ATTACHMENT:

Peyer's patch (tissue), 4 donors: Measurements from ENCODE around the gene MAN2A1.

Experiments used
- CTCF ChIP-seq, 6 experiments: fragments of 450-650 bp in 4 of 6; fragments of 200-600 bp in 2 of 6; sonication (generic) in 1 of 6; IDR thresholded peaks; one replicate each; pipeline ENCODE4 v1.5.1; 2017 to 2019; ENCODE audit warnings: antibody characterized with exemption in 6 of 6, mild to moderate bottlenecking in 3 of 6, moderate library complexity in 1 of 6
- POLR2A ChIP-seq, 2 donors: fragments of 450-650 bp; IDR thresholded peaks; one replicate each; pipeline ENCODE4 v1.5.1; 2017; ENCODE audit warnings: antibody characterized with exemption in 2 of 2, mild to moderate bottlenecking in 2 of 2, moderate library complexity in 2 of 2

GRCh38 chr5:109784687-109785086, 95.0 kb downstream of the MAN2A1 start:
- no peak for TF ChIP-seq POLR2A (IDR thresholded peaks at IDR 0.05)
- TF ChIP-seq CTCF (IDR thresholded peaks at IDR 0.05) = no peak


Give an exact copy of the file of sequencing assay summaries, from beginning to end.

Peyer's patch (tissue), 4 donors: Measurements from ENCODE around the gene MAN2A1.

Experiments used
- CTCF ChIP-seq, 6 experiments: fragments of 450-650 bp in 4 of 6; fragments of 200-600 bp in 2 of 6; sonication (generic) in 1 of 6; IDR thresholded peaks; one replicate each; pipeline ENCODE4 v1.5.1; 2017 to 2019; ENCODE audit warnings: antibody characterized with exemption in 6 of 6, mild to moderate bottlenecking in 3 of 6, moderate library complexity in 1 of 6
- POLR2A ChIP-seq, 2 donors: fragments of 450-650 bp; IDR thresholded peaks; one replicate each; pipeline ENCODE4 v1.5.1; 2017; ENCODE audit warnings: antibody characterized with exemption in 2 of 2, mild to moderate bottlenecking in 2 of 2, moderate library complexity in 2 of 2

GRCh38 chr5:109784687-109785086, 95.0 kb downstream of the MAN2A1 start:
- no peak for TF ChIP-seq POLR2A (IDR thresholded peaks at IDR 0.05)
- TF ChIP-seq CTCF (IDR thresholded peaks at IDR 0.05) = no peak